closeup
jeff leg 1_JPG

A Diversity of Trails

All horseman’s trail are clearly marked with diamond-shaped markers indicating the appropriate letter (A, B, C, etc.) or number (1, 2, 3, etc.). All markers are located along the right hand side f the trails as you are riding away from the beginning point of the trail. This marking system will enable a rider to determine the direction which he is riding on a trail. A rider riding away from the beginning point of a trail will see the markers on his right and a rider riding towards the beginning point of a trail will see the markers on his left.

The following are brief descriptions of those trails that are authorized for horsemen use at Brown County State Park.

Trails A – J are wide and may be riding two abreast.

Trail A (6.5 mi)

The trail begins at Greenhorn Shelter ear the campground registration gatehouse. A leisurely five-mile ride over gently rolling terrain leads to Weed Patch Hill, site of the state park fire tower.A gentle return trip of two miles follows Skinner Creek back to the west end of the horsemen camp. You will notice an intersecting trail labeled “A-1”

Trail A-1 (1.5 mi)

This trail intersects the upper and lower loop of trail “A” to provide a shorter loop for those wishing to take a shorter ride.

Trail B (10.9 mi)

The trail begins at three different marked trailheads along the south side of the horseman’s camp. A four-mile ride over varying terrain. The trail continues in a counter-clockwise loop approximately six miles. This portion of the trail provides some of the most challenging hills and scenic views to be found on the house trail system at Brown County. trail elevation varies from a height of nearly 950 feet above sea level on Taylor Ridge to a low of approximately 604 feet along Little Blue Creek.

Trail C (4.4 mi)

This trail serves as continuation of the trail “B” loop. trail C begins at approximately mile 6 of trail “B”, just south of Taylor Ridge. It continues for a distance of nearly four miles westerly along Taylor Ridge and southerly through Bales Hollow and rejoins trail B at the intersection with Little Blue Creek. Trail “C” falls steadily from a high elevation of almost 1000 feet near it’s beginning to a low of approximately 625 feet at its end.

Trail D (7.4 mi)

Co-op. This trail is marked and opened to horsemen through the cooperative efforts of the Department of Natural Resources, united States Forest Service and the Indiana trail Riders Association. It is situated largely along Miller Ridge through the Hoosier National Forest. Trail D begins between mile one and two of trail C and serves as a six-mile further continuation of the Trail B to C loop for those who wish an experience in long distance riding. A continuation ride of the trail B to C to D loop from the horse camp back to the horse camp will cover nearly 20 miles and involve several bonus.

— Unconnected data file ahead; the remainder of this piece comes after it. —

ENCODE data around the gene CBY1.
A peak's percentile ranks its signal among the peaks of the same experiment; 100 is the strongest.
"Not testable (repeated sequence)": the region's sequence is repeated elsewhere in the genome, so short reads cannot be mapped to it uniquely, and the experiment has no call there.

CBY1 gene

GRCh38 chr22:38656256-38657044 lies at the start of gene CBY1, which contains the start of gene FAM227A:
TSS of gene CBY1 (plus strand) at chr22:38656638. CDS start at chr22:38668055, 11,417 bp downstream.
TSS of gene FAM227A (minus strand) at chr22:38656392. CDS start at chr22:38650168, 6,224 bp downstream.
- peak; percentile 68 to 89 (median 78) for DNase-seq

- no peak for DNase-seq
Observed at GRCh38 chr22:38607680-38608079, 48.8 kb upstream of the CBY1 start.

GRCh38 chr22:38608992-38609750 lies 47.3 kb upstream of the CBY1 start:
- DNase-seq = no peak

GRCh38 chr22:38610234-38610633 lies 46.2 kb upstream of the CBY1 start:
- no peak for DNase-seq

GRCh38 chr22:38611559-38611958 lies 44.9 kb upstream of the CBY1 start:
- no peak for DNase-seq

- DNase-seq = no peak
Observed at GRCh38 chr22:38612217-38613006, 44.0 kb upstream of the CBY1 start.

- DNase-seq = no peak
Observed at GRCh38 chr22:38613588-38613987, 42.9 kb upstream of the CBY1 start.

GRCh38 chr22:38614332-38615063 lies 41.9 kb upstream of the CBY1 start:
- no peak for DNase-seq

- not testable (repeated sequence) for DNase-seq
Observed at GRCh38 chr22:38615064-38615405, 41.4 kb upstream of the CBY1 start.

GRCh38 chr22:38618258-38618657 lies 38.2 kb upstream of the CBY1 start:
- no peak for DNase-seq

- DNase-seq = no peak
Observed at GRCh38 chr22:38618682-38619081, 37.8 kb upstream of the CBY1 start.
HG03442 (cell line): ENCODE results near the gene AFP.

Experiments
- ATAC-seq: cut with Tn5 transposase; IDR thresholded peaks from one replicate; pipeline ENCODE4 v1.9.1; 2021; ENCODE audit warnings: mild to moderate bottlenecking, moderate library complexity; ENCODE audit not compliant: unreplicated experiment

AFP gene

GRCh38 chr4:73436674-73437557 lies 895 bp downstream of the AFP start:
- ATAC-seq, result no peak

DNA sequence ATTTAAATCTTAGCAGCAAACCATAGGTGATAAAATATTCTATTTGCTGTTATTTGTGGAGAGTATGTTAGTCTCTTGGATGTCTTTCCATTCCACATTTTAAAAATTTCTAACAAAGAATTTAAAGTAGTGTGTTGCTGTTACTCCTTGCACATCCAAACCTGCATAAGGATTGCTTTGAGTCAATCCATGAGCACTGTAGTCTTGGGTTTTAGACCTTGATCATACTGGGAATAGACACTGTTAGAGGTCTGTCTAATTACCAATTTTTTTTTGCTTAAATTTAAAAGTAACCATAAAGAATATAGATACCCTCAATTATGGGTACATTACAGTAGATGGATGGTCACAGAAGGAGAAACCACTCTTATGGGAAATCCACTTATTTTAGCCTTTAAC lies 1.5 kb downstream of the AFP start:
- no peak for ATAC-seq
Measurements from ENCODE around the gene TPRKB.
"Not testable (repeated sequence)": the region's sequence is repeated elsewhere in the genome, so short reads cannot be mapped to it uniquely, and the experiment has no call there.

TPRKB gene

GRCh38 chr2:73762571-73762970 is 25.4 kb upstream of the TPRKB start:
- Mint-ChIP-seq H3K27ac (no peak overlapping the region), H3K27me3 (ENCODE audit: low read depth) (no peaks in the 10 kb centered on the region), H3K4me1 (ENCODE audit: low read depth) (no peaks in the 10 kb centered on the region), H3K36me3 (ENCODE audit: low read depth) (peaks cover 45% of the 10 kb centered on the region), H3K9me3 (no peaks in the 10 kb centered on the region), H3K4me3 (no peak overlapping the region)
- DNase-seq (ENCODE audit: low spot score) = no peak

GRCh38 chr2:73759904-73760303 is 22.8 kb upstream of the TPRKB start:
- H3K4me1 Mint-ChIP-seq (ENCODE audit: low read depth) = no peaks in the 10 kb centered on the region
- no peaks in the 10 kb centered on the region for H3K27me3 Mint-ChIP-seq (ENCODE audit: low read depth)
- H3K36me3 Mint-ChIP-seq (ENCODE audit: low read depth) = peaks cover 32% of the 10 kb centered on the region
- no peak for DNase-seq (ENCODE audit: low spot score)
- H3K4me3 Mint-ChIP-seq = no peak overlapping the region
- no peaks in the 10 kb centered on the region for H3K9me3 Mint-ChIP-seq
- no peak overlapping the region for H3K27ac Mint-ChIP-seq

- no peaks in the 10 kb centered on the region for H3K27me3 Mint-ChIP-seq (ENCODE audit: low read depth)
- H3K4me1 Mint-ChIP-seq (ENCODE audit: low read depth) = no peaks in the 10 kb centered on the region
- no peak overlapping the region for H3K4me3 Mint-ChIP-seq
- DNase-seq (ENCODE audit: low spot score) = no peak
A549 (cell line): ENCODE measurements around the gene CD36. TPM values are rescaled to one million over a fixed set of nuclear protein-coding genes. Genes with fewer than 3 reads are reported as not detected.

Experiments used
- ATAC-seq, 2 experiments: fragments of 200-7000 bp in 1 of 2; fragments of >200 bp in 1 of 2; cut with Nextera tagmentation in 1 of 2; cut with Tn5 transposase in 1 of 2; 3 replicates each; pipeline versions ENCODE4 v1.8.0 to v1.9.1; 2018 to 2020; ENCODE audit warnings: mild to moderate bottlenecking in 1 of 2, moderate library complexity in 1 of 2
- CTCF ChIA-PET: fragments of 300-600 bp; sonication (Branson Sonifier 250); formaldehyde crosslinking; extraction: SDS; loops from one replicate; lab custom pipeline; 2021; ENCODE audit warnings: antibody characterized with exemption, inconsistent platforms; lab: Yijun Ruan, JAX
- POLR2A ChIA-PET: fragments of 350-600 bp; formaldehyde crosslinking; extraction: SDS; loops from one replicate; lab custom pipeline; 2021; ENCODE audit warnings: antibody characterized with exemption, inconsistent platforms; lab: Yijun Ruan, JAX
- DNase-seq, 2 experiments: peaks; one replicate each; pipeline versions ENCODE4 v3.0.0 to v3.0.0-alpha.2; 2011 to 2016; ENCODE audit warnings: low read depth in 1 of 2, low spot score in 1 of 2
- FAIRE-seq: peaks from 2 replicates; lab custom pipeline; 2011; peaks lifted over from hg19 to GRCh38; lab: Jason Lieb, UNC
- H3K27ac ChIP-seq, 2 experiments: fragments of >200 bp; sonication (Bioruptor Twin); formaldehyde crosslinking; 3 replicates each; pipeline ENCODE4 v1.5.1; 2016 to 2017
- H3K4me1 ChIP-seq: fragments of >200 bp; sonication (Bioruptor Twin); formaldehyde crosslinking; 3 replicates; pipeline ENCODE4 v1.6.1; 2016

Trail E (2.8 mi)

This trail begins near mile two of trail B and continues for approximately two miles along a well-groomed ridge trail to the little town of Story. At trail end can be found a historic marker explaining the old Indian treaty line. At the Story General Store, you can order meals from a menu of assorted gourmet items. The general store hours vary, so check at the registration gatehouse before departing.

Trail F (1.8 mi)

This trail begins near mile one of trail A and ends two miles further at Firefly Enterprise located on State Road 135, just east of the entrance to the horseman’s camp. Firefly Enterprise has available canned goods, bread, milk, meats and some tack and general foods. Groceries and general supplies are also available for those wishing to drive to the state park general store located near the registration gatehouse for the family campgrounds.

Trail G (6.6 mi)

This trail is maintained through the joint efforts of the Department of Natural Resources and the Indiana Trail Riders Association. It follows the long established ten o’clock line trail beginning near mile one of trail C and ending approximately 12 miles west at Yellowwood Lake and Yellowwood State Forest. Those segments of trail G situated off of Brown County State Park are marked and maintained solely by the Indiana Trail Riders Association.

Trail H (1.4 mi)

This trail is maintained jointly by the Department of Natural Resources and the Indiana Trail Riders Association. It originated as an experiment to determine if additional trails could be opened and maintained by the DNR and ITRA without the use of bulldozers. Trail H begins on the southernmost Trail B trailhead leaving Horseman Campground and runs in a southwesterly direction across hills and ravines until it intersects with Trail E just south of Trail B.

Trail I (1.4 mi)

Opened in conjunction with trail H, trail I is also a “narrow” trail, running in a north-south direction from approximately the half-way point of trail H up to trail B.

Trail J (3.2 mi)

Beginning on the northeast side of the paved campground road just up from the modern restroom, trail J climbs to the top of a ridge where it splits in two directions. For a shorter ride, the right or south fork runs down the ridge to connect with trail A, near the Green Horn Shelter. The left or north fork leads up the ridge to join trail A, just south of Five Points.